Original strike reports

United States Armed Forces

Jess,

This is the most current CENTCOM information on strikes against AQAP and ISIS in Yemen.

· One strike against ISIS in al-Bayda Governorate, Yemen, Nov. 26. killing three terrorists.
· One strike against AQAP in Shabwah Governorate, Yemen, Nov. 25 killing seven terrorists.
· One strike against ISIS in al-Bayda Governorate, Yemen, Nov. 23, killing two terrorists.
· Two strikes against AQAP in al-Bayda Governorate, Yemen, Nov. 19-20. The strikes killed two AQAP terrorists Nov. 19 and five terrorists on Nov 20.

Let me know if you have any further questions.

MAJ Brown
CENTCOM Media Operations

Summary

  • Strike status
    Declared strike
  • Strike type
    Airstrike, Drone Strike
  • Civilian harm reported
    Yes
  • Civilians reported killed
    2
  • (1 child1 man)
  • Airwars civilian harm grading
    Fair
    Reported by two or more credible sources, with likely or confirmed near actions by a belligerent.
  • Known attacker
    United States Armed Forces
  • Suspected target
    ISIS - Yemen
  • Belligerents reported killed
    2

Sources (11) [ collapse]

Incident Code

USYEMTr143-C

Incident date

January 29, 2018

Location

القمعلة, Al Qam`alah, Bayda, Yemen

Geolocation

14.06654, 45.50265 Note: The accuracy of this location is to Village level. Continue to map

Geolocation accuracy

Village

Airwars assessment

Two people, including a 14-year old boy, were reportedly killed by a US drone strike in Al Qam`alah, in the Dhi Naem area of Bayda governorate, on January 29th 2018. In a later email to the Long War Journal, a US Central Command spokesperson stated that a strike had targeted AQAP in Bayda on January 29th. Since there were no other known reported strikes in Bayda on that day, this event is treated as declared.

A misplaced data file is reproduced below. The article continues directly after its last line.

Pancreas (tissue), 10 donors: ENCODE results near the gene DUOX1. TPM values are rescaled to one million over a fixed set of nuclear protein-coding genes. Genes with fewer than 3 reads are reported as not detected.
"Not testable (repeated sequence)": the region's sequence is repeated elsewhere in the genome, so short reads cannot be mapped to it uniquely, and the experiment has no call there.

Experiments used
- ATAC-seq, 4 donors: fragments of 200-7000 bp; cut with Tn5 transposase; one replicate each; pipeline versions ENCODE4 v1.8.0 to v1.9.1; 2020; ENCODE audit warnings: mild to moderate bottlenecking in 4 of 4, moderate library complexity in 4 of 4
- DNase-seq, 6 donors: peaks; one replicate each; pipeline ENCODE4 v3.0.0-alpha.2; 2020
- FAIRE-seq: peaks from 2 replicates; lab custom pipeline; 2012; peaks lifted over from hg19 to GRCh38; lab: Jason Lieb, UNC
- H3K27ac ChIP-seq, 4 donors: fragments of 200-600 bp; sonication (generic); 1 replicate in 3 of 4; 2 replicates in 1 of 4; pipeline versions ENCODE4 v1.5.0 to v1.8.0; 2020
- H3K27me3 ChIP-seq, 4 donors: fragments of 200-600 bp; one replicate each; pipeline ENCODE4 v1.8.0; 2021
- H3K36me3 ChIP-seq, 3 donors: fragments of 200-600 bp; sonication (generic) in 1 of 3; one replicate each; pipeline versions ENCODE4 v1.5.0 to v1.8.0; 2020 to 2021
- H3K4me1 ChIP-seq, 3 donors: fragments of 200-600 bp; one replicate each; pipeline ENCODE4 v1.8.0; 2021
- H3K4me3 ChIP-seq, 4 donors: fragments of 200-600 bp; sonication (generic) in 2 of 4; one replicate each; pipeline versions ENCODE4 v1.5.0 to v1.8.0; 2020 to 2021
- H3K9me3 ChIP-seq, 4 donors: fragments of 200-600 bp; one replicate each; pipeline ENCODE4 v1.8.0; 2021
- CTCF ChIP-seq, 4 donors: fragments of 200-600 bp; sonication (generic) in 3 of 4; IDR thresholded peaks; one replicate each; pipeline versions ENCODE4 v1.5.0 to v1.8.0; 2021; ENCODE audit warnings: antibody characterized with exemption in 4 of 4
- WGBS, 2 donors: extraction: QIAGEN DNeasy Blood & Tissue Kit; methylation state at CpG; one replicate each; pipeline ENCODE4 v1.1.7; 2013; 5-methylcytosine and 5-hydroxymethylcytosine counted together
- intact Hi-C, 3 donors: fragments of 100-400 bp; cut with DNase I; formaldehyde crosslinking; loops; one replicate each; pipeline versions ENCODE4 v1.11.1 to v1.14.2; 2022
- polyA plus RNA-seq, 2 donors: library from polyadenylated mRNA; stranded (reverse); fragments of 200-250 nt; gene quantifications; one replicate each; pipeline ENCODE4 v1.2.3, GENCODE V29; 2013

Sources, including Al-Arabi and Al-Masdar Online, named those killed as Yahia Abdullah al-Hassbi and Abdul Aziz Muhammad Al-Mashriqi. Associated Press later reported that 14-year old Yahia was killed as he tended goats seven kilometres from a checkpoint that AQAP had previously tried to seize. Other sources also indicated that a child had died in the strike. According to relatives and three local human rights workers, a passing construction worker, Al-Mashriqi, was also killed in the strike.

Other sources, however, suggested that the one or both of the individuals killed in the strike were members of the Yemeni government army and/or were AQAP militants.  According to Al-Arabi, sources indicated that both Yahia and Abdul were AQAP members fighting against the Houthis in the area, and said that their tribe, the Al Omar, had disavowed them three years previously. AQAP militants have been previously reported to have fought alongside pro-Hadi forces.

A local source told Al-Masdar Online that the strike, which targeted a “resistance point” in the Al-Maqqa area, had killed two resistance elements named as Yahia and Abdul, and had wounded others. The source also said that continued drone flights prevented paramedics from reaching the wounded, for fear of follow-up strikes.

A pro-government commander, Mohamed al-Ghunaimi, told Anatolia Agency that the two killed were pro-government fighters.  “We are sure the Americans conducted the air strike. They always bomb us and accuse us of being Al-Qaeda,” he said.

Accounting for these conflicting reports, Airwars has assessed that there were reports of between one and two civilian deaths, and between one and two militant deaths. At least two combatants were reportedly injured in the strike.

In its annual civilian casualty report to Congress issued in April 2019, the US Department of Defense stated that it had assessed “no credible reports of civilian casualties resulting from US military actions in Yemen during 2018″.

Responding to Airwars’ publication of its Yemen dataset and accompanying report in October 2020, CENTCOM dismissed all but two civilian harm claims under President Trump, asserting that “USCENTCOM conducted a thorough review of the information AirWars provided regarding allegations of potential civilian harm caused by USCENTCOM strikes in Yemen from 2017-2020… The bulk of the information asserted by AirWars, however, did not correspond with dates and locations of U.S. military strikes or raids in Yemen.   Other AirWars allegations either did not allege civilian harm or were not assessed as credible upon our review.”